THE ROBINSON LIBRARY
|The Robinson Library >> Science >> Zoology >> Reptiles and Amphibians >> Order Anura|
The largest true frog in North America averages 3½ to 6 inches in length, not counting its legs, which average 7 to 10 inches in length. Like other true frogs it has smooth skin, but some individuals may have small tubercules on the skin surface. Bullfrogs come in a range of colors from greenish to black, with the upper parts generally darker than the underparts. Individual bullfrog color will vary depending on temperature and light conditions, with the bullfrog becoming lighter in the absence of light and darker as the air temperature goes down. Some individual bullfrogs are also marked with bars on the feet and sides, with such markings more common on females than males. The hind feet are fully webbed.
Male and female bullfrogs can be distinguished by the size of the eardrums, which are significantly larger on males than females. Male bullfrogs also tend to develop a bright yellow throat during the breeding season.
Distribution and Habitat
The bullfrog's native range extends over much of the United States east of the Rocky Mountains into southern Canada and along the U.S.-Mexico border., but it has been introduced (both accidentally and intentionally) into the western United States, Mexico, Central and South America, southern Europe, and Asia. Throughout its range it is never found away from some source of permanent water, which can be a pond, drainage area, swamp, river or stream, or even artificial impoundments.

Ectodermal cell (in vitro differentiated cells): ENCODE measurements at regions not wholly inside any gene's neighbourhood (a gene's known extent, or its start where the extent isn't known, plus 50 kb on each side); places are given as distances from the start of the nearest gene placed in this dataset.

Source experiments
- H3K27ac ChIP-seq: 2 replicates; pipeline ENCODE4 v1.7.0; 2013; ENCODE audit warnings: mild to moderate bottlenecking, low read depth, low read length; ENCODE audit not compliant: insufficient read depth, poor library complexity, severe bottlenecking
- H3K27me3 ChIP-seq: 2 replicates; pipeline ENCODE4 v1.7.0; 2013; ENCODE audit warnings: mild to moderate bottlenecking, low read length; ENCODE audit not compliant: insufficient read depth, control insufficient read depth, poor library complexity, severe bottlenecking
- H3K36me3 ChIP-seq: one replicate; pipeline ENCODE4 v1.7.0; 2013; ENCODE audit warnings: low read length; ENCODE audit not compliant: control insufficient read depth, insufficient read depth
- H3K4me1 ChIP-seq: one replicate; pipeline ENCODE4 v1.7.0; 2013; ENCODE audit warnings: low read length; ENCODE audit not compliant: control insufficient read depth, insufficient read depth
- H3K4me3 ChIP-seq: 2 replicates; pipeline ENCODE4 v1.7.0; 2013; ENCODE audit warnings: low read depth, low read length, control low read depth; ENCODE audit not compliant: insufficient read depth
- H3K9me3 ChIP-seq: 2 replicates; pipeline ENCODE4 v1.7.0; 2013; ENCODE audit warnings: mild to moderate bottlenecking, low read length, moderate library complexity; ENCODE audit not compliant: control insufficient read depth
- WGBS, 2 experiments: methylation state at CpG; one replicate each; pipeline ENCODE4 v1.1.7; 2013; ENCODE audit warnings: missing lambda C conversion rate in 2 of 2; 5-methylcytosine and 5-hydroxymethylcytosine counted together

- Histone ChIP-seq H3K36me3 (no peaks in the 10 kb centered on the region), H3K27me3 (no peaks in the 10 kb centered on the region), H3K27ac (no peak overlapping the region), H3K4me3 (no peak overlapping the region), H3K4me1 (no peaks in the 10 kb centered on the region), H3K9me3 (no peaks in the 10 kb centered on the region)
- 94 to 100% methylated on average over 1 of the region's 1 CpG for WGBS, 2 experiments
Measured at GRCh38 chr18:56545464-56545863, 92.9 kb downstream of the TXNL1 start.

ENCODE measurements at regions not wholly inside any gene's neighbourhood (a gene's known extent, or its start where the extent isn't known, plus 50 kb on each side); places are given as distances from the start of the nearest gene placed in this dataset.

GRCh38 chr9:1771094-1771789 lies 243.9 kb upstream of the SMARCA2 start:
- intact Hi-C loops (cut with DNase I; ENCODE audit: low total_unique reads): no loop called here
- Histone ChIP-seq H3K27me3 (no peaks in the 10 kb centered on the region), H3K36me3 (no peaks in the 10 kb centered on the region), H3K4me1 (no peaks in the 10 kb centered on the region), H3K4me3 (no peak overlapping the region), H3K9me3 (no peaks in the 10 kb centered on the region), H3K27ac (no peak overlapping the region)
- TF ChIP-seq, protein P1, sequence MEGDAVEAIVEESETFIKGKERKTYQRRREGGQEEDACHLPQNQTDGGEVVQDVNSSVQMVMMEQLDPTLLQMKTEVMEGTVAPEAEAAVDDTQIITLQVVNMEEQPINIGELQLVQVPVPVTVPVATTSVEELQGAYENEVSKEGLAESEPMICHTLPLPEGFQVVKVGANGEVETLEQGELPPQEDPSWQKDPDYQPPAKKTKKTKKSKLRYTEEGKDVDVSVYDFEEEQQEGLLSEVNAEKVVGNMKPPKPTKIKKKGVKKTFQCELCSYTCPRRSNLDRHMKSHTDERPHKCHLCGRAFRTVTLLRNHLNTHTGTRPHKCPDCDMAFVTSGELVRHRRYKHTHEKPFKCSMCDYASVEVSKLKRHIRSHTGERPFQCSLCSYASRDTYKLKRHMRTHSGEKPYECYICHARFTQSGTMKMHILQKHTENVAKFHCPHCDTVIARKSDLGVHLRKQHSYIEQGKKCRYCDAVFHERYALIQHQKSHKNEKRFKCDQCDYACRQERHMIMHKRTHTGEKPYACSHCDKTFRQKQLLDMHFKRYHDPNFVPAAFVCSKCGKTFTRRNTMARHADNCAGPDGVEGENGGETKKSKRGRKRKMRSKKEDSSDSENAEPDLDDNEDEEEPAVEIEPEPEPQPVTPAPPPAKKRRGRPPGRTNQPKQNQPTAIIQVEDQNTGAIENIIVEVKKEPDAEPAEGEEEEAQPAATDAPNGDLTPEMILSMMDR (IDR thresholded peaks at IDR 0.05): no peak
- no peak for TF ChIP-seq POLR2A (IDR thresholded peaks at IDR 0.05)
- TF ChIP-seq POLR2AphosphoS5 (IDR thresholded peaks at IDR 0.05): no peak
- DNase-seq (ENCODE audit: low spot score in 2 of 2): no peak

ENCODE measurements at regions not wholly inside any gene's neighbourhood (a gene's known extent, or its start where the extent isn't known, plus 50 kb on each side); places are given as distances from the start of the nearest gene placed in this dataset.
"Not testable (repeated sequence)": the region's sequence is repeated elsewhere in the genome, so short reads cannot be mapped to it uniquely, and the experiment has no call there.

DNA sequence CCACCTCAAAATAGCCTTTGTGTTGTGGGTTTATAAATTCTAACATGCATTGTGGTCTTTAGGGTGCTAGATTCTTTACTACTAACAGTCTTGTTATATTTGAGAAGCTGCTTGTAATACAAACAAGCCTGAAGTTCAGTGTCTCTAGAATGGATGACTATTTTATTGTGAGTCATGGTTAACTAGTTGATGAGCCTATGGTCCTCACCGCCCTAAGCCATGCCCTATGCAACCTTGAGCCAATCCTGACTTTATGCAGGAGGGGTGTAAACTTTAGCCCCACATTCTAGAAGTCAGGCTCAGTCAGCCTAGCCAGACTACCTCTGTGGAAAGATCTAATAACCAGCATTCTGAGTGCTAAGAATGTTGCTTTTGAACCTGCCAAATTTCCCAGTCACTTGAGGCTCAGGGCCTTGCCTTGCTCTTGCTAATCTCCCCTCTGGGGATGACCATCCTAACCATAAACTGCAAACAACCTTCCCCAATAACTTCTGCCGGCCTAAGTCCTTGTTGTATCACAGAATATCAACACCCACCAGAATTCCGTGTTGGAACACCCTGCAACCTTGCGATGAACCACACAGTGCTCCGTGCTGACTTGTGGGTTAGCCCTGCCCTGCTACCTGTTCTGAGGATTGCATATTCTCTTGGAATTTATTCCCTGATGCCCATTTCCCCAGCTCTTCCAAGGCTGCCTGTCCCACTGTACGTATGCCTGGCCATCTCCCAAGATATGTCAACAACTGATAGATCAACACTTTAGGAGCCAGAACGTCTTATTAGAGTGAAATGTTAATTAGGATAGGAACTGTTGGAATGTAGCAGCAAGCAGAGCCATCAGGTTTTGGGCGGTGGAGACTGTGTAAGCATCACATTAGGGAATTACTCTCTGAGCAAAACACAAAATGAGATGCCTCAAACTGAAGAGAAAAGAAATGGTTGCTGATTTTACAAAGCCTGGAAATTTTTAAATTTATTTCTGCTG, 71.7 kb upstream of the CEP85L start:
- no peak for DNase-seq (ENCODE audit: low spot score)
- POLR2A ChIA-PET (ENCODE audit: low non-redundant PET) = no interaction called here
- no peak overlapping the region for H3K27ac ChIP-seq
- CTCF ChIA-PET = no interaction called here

One of the most voracious frogs known, the bullfrog will feed on anything it can overpower and fit into its mouth. While insects, earthworms and spiders form a major part of the diet, bullfrogs are also known to go after crayfish and other arthropods, as well as snakes, rodents, and even birds.
The bullfrog is an ambush predator, waiting for something to come along and then using its lightning-fast tongue to ensnare its prey and bring it toward the mouth. Larger prey may be taken into water and allowed to drown, while smaller prey is often simply crammed into the mouth using the front feet. Although bullfrogs do have teeth, the teeth only serve to keep the prey from escaping the mouth while being swallowed.
The breeding season runs from May to July in the north, February to October in the south, and it is during this time that male bullfrogs give their familiar call, which can be heard up to 1/2 mile away.
Mating consists of the female depositing about 20,000 eggs in water as the male deposits his sperm. It takes about four days for the eggs to hatch into tadpoles, and up to two years for the tadpoles to develop into adult frogs; colder temperatures lead to longer development times, while warmer temperatures allow for faster development. Tadpoles feed on algae, decaying vegetation, and small pond animals.
Bullfrogs have an aveage lifespan of 8-10 years in the wild.
Habits and Behaviors
Bullfrogs are active both day and night, but most movement along water courses takes place at night and overland excursions are limited to rainy nights.
Bullfrogs will hibernate under logs or in burrows during cold weather, with the length and extent of hibernation dependent on climate. Bullfrogs in the north may spend up to six months in full hibernation, while those in more temperate regions may not hibernate at all. Bullfrog tadpoles never hibernate, as they can simply go into deeper water to avoid icy conditions.
Library >> Science >> Zoology >> Reptiles and
Amphibians >> Order Anura
This page was last updated on September 28, 2017.